Q: When I adopted my two-year-old son, I was told that he has a biological sibling who was adopted by a family who lives in another state. My son is my only child, but his brother has adoptive siblings. How do I explain this to my son? How and when should we introduce the children to each other?
A: Research shows that siblings are very important to adoptees–many would rather find birth siblings than birth parents, and sibling relationships often continue after the initial emotion and curiosity over finding a birth parent has passed.
The first step would be to get in touch with the other family and work out starting parameters and language. You might begin by exchanging holiday cards and photos, then decide to meet once a year.
Show your son the photos. You can tell him, “This is your brother, because he shares with you the same birth mommy in Guatemala. Both of you grew in her tummy, and she chose our family and his family to be your mommies.” You can explain that siblings are made both by birth and by adoption, and that his birth brother has adoptive brothers and sisters.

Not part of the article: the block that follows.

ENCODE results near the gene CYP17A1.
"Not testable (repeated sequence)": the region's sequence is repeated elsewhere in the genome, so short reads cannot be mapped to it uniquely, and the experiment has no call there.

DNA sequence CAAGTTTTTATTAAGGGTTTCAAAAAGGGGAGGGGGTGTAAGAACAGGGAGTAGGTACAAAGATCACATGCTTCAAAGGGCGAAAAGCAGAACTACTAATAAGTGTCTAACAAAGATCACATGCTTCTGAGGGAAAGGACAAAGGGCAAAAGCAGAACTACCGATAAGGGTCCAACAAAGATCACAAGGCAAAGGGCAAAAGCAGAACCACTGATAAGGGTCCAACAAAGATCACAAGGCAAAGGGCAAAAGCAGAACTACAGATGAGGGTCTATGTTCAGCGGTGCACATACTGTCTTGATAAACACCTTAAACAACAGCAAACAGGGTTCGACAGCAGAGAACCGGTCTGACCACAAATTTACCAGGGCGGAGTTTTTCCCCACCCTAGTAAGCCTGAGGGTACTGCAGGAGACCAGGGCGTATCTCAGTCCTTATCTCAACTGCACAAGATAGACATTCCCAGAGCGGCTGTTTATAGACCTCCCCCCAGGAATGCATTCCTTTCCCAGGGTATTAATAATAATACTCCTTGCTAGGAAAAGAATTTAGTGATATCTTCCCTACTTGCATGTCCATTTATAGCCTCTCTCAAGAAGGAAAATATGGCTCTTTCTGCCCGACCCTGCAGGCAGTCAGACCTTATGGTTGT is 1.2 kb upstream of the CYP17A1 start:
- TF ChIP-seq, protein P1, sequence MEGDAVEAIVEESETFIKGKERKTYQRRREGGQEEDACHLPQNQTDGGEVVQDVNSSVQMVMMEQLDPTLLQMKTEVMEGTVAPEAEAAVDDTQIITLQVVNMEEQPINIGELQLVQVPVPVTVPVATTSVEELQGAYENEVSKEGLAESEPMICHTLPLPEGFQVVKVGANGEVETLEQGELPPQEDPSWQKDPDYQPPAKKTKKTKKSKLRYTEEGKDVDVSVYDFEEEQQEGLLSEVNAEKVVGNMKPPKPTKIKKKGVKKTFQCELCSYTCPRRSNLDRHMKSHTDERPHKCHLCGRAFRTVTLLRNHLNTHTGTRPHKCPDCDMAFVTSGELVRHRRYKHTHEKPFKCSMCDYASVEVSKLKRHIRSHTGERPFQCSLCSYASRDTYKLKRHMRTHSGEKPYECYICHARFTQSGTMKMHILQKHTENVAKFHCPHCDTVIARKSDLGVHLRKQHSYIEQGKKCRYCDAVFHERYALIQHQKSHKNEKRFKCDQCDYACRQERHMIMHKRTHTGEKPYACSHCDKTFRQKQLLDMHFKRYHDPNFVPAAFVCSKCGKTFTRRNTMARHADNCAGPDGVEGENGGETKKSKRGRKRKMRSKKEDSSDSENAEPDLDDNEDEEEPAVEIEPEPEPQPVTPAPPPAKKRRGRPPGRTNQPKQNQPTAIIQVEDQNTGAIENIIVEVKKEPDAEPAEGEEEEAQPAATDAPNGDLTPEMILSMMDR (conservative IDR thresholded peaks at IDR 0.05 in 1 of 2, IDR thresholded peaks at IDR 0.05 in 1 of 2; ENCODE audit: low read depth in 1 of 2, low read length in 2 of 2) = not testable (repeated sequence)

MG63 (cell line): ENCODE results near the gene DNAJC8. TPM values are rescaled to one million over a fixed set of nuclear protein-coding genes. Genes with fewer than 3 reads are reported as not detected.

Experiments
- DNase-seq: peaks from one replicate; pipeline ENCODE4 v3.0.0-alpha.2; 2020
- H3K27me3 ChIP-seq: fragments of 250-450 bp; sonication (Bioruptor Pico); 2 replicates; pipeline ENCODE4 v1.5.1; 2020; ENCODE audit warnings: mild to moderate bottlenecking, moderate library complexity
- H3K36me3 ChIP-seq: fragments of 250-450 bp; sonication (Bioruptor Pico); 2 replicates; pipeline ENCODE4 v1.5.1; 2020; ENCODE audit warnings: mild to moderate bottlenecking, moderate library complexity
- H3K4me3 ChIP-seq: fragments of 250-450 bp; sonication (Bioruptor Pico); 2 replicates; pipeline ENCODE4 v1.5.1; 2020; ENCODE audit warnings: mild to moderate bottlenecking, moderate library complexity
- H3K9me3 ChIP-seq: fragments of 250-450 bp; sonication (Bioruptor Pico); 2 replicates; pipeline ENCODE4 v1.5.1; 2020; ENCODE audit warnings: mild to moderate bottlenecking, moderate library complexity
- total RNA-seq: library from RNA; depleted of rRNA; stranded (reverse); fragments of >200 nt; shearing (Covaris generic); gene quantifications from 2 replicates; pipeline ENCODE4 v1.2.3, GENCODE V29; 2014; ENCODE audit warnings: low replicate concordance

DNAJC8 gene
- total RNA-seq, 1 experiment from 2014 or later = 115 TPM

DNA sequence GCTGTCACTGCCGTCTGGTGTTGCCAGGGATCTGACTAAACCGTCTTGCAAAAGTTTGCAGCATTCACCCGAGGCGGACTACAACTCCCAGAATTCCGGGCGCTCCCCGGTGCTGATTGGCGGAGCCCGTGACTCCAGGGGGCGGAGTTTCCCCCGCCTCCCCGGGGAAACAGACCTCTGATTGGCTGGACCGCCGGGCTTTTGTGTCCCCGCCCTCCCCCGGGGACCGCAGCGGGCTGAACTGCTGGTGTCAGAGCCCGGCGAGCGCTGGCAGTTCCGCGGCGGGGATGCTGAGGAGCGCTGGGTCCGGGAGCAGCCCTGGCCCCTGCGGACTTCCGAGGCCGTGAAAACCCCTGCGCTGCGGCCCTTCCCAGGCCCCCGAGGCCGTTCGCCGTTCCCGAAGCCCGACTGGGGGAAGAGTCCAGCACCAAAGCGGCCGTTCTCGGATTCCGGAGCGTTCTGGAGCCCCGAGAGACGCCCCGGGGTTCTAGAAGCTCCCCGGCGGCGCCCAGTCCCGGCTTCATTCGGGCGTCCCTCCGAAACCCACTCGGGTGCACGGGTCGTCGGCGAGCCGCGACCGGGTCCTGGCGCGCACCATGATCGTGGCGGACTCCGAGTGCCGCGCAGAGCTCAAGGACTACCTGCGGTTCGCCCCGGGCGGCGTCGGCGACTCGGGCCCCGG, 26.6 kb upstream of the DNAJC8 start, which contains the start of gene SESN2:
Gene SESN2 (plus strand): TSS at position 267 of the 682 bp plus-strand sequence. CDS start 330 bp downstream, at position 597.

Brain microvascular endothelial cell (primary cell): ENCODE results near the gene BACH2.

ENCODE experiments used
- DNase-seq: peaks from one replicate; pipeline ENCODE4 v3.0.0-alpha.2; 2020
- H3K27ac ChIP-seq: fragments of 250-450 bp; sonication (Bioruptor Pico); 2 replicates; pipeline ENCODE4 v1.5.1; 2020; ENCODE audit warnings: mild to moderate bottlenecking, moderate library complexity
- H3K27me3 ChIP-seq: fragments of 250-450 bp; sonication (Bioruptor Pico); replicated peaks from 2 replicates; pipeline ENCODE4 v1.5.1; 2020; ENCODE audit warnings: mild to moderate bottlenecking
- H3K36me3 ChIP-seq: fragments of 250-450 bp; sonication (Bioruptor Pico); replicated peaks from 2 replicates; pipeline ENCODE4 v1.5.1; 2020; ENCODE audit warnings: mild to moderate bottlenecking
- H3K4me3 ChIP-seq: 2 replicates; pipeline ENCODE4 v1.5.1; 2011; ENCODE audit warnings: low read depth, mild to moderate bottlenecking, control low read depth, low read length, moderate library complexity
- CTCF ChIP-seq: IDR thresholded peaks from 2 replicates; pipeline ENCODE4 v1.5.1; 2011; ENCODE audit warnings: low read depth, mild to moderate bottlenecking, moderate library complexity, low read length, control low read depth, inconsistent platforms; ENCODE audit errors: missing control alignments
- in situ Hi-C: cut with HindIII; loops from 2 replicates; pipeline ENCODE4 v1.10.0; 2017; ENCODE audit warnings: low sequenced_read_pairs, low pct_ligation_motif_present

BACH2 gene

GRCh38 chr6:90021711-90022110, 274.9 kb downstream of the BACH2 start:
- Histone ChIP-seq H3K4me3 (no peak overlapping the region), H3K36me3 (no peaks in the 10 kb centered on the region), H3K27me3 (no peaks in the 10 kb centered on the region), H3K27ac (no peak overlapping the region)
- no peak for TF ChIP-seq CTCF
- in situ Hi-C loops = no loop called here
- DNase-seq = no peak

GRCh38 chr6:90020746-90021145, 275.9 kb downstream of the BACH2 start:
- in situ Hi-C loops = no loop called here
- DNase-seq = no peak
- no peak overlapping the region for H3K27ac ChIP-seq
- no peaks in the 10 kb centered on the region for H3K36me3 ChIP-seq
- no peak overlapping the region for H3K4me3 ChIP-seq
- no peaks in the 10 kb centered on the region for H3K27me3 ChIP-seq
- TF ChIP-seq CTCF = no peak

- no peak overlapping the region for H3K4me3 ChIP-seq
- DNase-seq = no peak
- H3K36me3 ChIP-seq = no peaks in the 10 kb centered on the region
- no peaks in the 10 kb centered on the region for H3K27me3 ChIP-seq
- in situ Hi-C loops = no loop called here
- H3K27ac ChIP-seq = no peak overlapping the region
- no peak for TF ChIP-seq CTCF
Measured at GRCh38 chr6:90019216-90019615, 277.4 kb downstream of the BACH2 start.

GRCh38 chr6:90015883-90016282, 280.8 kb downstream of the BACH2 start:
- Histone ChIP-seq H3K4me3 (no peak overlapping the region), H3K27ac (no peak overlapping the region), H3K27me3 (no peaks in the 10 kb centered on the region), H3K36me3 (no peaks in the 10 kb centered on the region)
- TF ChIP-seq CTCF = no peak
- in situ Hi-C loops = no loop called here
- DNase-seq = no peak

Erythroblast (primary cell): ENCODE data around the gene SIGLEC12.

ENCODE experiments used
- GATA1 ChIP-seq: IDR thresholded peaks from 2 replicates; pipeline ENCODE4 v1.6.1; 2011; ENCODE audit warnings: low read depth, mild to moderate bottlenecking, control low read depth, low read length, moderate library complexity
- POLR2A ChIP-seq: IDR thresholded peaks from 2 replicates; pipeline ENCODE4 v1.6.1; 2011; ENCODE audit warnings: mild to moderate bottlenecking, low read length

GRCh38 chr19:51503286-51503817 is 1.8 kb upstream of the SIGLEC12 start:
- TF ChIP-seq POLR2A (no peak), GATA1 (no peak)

These concepts probably won’t make much sense to a child as young as your son, but he will begin to grasp them around the age of three or four. Even so, you’ll want to start showing him the photos, and talking, so that hell grow up with the idea of having a brother.